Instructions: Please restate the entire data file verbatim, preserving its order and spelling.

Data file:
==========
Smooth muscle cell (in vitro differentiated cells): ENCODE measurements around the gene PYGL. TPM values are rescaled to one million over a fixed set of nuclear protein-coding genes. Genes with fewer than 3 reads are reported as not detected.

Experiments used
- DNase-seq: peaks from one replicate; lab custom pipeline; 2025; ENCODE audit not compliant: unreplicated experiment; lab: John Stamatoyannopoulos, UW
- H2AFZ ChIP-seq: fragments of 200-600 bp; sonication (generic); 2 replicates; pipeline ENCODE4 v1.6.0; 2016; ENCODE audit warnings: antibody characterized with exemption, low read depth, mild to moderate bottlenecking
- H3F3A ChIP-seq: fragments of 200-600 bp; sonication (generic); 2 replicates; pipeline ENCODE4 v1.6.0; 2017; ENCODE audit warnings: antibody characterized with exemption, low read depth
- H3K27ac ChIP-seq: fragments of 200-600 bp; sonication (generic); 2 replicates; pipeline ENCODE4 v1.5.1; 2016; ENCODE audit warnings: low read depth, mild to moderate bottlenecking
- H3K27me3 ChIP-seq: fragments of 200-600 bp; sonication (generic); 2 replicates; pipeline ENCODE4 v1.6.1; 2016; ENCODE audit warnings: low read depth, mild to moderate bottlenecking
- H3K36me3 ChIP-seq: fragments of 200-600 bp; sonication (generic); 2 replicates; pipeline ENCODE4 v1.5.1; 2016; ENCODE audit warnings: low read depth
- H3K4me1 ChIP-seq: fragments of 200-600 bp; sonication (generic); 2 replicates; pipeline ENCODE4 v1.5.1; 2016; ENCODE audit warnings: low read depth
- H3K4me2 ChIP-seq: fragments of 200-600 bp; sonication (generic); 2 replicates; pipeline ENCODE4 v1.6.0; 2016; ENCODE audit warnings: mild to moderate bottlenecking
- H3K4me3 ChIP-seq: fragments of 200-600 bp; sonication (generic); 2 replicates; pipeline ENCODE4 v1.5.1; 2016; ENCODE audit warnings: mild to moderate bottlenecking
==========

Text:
Smooth muscle cell (in vitro differentiated cells): ENCODE measurements around the gene PYGL. TPM values are rescaled to one million over a fixed set of nuclear protein-coding genes. Genes with fewer than 3 reads are reported as not detected.

Experiments used
- DNase-seq: peaks from one replicate; lab custom pipeline; 2025; ENCODE audit not compliant: unreplicated experiment; lab: John Stamatoyannopoulos, UW
- H2AFZ ChIP-seq: fragments of 200-600 bp; sonication (generic); 2 replicates; pipeline ENCODE4 v1.6.0; 2016; ENCODE audit warnings: antibody characterized with exemption, low read depth, mild to moderate bottlenecking
- H3F3A ChIP-seq: fragments of 200-600 bp; sonication (generic); 2 replicates; pipeline ENCODE4 v1.6.0; 2017; ENCODE audit warnings: antibody characterized with exemption, low read depth
- H3K27ac ChIP-seq: fragments of 200-600 bp; sonication (generic); 2 replicates; pipeline ENCODE4 v1.5.1; 2016; ENCODE audit warnings: low read depth, mild to moderate bottlenecking
- H3K27me3 ChIP-seq: fragments of 200-600 bp; sonication (generic); 2 replicates; pipeline ENCODE4 v1.6.1; 2016; ENCODE audit warnings: low read depth, mild to moderate bottlenecking
- H3K36me3 ChIP-seq: fragments of 200-600 bp; sonication (generic); 2 replicates; pipeline ENCODE4 v1.5.1; 2016; ENCODE audit warnings: low read depth
- H3K4me1 ChIP-seq: fragments of 200-600 bp; sonication (generic); 2 replicates; pipeline ENCODE4 v1.5.1; 2016; ENCODE audit warnings: low read depth
- H3K4me2 ChIP-seq: fragments of 200-600 bp; sonication (generic); 2 replicates; pipeline ENCODE4 v1.6.0; 2016; ENCODE audit warnings: mild to moderate bottlenecking
- H3K4me3 ChIP-seq: fragments of 200-600 bp; sonication (generic); 2 replicates; pipeline ENCODE4 v1.5.1; 2016; ENCODE audit warnings: mild to moderate bottlenecking